Mercy Softball: Retooled, Reloaded, Refocused


Last season was a good one.

Coach Mike Fazio led a senior laden team to a Mercy record 21 win season in 2011. The league has taken notice of the trending Mercy softball program and have ranked them fourth in the ECC’s preseason poll.

But can they improve on last season’s success after losing seven seniors and assimilating nine new players onto the roster? Their coach seems to think so.

“It’s not as tough as you may think it is (to replace so much of the roster). We had three classes of kids last season, not just juniors and seniors, and the effort that our underclassmen put in last season was tremendous,” explains Fazio.

The pitching staff, what he deems as the key to last season’s success, was primarily composed of underclassmen. They had four freshmen pitching for them who did “really, really well for them” according to Fazio. They all have an added year of seasoning under their belt and should only be improving on what was a successful 2011 campaign.

Mercy isn’t just relying on internal solutions to the “senior problem.” They’ve added two junior transfers, giving them a junior at first, third, and two outfield spots. For those keeping score at home, that’s each of the traditional power positions, one of the real strengths Fazio foresees as a boon to the Mavericks 2012 campaign.

The most notable loss from their roster from a season ago is outfielder Chelsea Methot, the team leader in batting average, on base percentage, slugging percentage, tied with Jenna Ausiello (still on the team) for the team lead in runs and hits, home runs, total bases, runs batted in, second behind Ausiello in doubles – simply put, a major contributor in every category.

She was selected to the ECC All-Conference first team and was an NFCA All-East Region selection. She earned Mercy’s Woman of the Year honors and was named a nominee for the ECC Woman of the Year honors as well. Replacing her obviously isn’t something that Fazio was looking forward to, but he feels that he’s done a good job in preparing for it.

In the mega-hit movie Moneyball, Brad Pitt decides that it is a fruitless endeavor to try to replace the departing American League MVP Jason Giambi. Instead, he and his protégé decide to replace his production throughout the lineup, a tactic that Fazio and his staff have emulated. Fazio cites his new, more balanced lineup as the manner in which he will be generating offense this season. Though they may not have that one big masher in the middle of the lineup, they are a tougher and more dangerous team one through nine, up and down the lineup. The new approach has Fazio brimming with confidence about his prospects for the upcoming season.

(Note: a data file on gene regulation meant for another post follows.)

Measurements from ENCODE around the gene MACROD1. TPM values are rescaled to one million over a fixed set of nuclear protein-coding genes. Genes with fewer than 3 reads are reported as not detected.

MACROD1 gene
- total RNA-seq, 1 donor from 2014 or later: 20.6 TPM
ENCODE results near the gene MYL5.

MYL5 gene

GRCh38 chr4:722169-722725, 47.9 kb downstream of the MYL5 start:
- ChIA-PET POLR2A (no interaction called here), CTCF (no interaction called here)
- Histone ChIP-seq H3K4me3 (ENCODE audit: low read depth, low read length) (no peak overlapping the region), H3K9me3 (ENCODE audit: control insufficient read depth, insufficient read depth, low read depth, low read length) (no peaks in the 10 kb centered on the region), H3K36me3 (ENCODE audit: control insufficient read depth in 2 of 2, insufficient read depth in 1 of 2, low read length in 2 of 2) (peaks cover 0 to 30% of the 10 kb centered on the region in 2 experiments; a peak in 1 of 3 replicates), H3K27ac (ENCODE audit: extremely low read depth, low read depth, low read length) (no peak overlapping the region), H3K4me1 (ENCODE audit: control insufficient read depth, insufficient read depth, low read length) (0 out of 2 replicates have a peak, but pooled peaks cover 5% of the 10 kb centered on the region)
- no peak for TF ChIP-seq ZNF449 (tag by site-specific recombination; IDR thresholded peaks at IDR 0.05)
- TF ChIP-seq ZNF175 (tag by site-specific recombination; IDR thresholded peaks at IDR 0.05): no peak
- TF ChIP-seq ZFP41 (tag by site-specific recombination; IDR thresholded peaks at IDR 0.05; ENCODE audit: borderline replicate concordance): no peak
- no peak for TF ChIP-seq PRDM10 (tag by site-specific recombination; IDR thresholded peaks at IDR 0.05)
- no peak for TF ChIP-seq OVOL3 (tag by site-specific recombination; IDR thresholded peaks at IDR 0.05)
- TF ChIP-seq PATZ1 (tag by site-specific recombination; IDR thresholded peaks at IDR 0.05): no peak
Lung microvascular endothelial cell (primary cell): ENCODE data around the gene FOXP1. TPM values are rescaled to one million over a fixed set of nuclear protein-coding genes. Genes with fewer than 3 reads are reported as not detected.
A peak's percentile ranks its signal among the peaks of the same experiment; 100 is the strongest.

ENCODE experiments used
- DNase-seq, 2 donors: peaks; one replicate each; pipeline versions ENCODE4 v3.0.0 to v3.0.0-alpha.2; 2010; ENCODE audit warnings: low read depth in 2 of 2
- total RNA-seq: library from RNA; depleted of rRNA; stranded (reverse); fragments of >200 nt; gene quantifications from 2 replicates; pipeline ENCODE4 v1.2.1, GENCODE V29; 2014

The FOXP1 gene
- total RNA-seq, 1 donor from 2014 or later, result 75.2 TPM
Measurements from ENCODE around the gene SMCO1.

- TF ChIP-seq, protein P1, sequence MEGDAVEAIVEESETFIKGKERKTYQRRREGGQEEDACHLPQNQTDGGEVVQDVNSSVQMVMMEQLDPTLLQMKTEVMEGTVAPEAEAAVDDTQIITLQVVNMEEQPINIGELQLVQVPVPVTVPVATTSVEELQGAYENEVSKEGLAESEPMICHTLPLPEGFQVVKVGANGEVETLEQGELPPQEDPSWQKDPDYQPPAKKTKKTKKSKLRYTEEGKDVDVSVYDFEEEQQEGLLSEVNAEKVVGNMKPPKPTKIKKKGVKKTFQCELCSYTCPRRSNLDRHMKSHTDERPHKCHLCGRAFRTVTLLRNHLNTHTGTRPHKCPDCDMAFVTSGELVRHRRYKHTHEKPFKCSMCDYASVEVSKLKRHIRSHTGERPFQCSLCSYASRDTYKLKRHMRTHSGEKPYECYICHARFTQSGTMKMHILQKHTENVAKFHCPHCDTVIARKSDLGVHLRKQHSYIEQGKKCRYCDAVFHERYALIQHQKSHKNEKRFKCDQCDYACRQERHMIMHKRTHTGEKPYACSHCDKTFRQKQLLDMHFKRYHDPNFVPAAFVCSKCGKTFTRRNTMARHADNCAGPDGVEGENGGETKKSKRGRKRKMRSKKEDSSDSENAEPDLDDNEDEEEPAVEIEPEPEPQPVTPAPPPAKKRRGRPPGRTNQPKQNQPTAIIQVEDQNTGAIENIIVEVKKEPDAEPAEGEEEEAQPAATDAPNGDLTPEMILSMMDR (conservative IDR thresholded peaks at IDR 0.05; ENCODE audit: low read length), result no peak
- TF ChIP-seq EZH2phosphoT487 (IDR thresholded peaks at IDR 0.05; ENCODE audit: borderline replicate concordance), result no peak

“I don’t expect us to be less than what we were; I think we’re going to be as good if not somewhat better than last year. When you bring in nine kids with the talent level that we have, we should be pretty good,” explains Fazio.

Fazio is hesitant to predict anything but is willing to concede this much: if his team stays healthy and executes as they should, we should be there in the ECC tournament again and go even further than they did last season.

“If I were to draw it up, I couldn’t plan it any better than I’ve planned it,” says Fazio. “All the pieces are there; the question is, are we going to do it? You can count on this team competing – they won’t quit. Last year’s team kind of set the tone and it’s up for the new kids to continue the tradition. We think they’re going to make the whole college proud.”

All of the obvious questions that accompany such a large roster overhaul, personality issues in particular, are non-issues according to Fazio. He has a “real tight” team with absolutely no hint of a chemistry or camaraderie issue. They get along well and play together as a team.

An ace in the hole for Fazio is the addition of coach Krissy Lacik. Though Marc Della Volpe may have the most critical job in coaching the pitchers and outfielders, it is Lacik, the former Mercy softball standout, who serves as a motivating factor for the team. Lacik can relate to the girls having played at Mercy herself and overcoming a career-threatening injury to do it.

Of course, if for any reason there is trouble in the chemistry department, the Mavericks can always rely on the oldest truism in all of sports: winning cures everything.